As far as I know, the Mic Chain was MIC > Northern Electric Pre-Amp to line-in on the Ampex Multi-Track Deck… Mabey some other Hardware but the signal chain never really varied… This was a National Broadcast Show. Originally, it was a film tele-cini chain… In later years that went to 2" Ampex Video Tape… That Show went weekly for some 20 years-or-more… I remember Shows that I was on that went to film, for later playback… Then Pre-audio that got sync’d to video later in the production process. and even… Live to AIR… There was no recording equipment for later play-back… Hey… I liked that process, the best… You could never hear your mistakes… I loved it… hehe…

Has time changed?? Who knows what they use now… :O ???


Bill, I would agree that the ideal mike preamp (for most purposes, not all) does nothing but amplify the signal from the mike. But I believe that this ideal is unattainable, and we get to pick between different compromises. (Note: sometimes we DO want tube saturation or color from a mike pre, but let’s ignore that and consider that a special purpose.)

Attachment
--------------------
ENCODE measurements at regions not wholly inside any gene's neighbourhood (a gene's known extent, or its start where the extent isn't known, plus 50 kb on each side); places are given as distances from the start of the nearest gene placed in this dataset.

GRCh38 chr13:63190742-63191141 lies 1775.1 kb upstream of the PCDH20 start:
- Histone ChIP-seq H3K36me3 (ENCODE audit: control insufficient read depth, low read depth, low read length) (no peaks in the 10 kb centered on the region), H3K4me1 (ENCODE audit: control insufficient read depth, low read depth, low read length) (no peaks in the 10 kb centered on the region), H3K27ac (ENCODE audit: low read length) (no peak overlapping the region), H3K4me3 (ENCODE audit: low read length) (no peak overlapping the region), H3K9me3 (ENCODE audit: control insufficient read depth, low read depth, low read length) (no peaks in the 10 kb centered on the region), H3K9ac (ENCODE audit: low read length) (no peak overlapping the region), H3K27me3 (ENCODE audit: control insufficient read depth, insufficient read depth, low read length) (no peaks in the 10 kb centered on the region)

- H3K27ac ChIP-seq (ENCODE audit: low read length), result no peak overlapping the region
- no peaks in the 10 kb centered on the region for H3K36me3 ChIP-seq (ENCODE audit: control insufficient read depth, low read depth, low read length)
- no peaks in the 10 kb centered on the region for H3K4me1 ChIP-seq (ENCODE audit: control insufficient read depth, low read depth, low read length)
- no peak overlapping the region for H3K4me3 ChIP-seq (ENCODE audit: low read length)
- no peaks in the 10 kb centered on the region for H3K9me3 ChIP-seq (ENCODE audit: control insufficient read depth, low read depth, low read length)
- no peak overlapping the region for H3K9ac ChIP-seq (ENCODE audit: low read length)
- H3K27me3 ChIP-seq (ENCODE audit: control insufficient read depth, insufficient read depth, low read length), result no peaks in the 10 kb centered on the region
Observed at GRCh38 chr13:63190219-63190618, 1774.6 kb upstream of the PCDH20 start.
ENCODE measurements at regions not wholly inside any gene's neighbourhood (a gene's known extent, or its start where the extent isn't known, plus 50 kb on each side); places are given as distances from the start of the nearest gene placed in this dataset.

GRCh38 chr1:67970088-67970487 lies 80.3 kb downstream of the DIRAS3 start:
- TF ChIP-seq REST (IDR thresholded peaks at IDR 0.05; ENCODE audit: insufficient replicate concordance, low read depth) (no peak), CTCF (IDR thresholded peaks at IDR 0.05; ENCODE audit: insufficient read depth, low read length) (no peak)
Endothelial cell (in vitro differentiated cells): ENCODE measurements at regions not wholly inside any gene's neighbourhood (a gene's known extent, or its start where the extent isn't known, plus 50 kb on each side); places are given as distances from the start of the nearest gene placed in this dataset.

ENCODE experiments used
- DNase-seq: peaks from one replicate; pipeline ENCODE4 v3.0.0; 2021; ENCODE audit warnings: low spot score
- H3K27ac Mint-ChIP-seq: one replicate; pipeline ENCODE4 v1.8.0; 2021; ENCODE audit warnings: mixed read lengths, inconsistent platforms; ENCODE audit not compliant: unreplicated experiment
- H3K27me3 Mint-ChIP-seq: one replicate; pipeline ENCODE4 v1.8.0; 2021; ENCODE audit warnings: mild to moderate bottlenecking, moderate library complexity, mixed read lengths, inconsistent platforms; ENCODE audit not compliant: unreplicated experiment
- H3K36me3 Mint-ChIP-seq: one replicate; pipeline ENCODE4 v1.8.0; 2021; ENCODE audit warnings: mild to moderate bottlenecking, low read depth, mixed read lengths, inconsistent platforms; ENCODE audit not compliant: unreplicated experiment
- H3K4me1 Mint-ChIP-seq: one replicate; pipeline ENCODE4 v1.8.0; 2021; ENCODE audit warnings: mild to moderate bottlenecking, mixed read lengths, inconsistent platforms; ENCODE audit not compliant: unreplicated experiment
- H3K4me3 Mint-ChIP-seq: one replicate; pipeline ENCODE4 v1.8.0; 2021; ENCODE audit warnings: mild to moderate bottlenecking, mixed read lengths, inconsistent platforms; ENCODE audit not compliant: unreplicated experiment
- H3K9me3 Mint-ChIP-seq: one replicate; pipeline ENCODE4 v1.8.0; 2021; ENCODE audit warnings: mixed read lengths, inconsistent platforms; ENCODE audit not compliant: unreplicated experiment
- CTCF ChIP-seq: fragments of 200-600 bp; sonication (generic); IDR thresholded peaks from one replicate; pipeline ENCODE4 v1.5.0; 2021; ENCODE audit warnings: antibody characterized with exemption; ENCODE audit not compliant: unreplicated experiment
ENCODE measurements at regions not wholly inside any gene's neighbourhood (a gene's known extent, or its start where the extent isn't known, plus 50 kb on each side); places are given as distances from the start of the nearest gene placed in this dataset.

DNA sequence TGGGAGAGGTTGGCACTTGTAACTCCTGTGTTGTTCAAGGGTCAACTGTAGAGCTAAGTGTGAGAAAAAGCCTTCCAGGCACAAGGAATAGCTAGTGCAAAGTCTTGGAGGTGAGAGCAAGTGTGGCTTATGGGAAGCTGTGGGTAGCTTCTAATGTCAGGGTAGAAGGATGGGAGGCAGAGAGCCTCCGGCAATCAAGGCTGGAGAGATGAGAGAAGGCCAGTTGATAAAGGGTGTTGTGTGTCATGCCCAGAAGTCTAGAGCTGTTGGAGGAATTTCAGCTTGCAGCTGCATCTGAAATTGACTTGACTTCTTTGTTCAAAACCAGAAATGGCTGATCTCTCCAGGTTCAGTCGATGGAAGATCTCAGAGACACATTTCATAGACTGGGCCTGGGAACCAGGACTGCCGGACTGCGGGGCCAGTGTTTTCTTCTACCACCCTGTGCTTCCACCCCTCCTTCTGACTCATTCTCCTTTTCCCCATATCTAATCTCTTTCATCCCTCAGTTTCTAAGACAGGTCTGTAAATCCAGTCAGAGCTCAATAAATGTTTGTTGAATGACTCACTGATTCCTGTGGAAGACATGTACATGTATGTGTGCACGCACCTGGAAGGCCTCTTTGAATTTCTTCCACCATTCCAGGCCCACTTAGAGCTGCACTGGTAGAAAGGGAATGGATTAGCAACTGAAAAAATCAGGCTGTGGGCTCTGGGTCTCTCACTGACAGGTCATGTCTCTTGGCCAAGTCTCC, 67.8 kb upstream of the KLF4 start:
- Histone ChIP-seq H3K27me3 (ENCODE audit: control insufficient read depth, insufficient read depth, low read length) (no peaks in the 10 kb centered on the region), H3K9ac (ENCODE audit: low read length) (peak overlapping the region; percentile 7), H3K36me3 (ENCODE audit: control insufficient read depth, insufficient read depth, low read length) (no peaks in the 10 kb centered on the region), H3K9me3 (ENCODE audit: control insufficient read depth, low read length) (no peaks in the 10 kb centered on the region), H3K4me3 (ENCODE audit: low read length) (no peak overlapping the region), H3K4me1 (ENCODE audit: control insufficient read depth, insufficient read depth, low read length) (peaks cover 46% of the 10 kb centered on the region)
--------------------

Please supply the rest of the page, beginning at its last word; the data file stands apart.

Rip Rowan contends that inexpensive mike preams like those in mixers tend to make mikes sound a lot more alike. He also says that a high quality mike preamp makes a huge difference in the clarity and detail obtainable from inexpensive but good dynamic mikes like the SM57. Lots of other reviewers concur. I find a lot of audiophiles and reviewers to have a high BS index, but Rowan is usually pretty credible IMHO.

Since I haven’t A/B tested mike preamps myself, all I can do is repeat the rumors. But I have a VTB1 or two on my xmas list, as the cheapest of the mike preamps reputed to actually bring out the qualities in an SM57 as well as highlight the differences between mikes.

Most folks who have a VTB-1 or AudioBuddy preamp say that their mikes sound much better through them than through mixer preamps.

So I’m hoping someone comes forward with some info on the Roland preamp.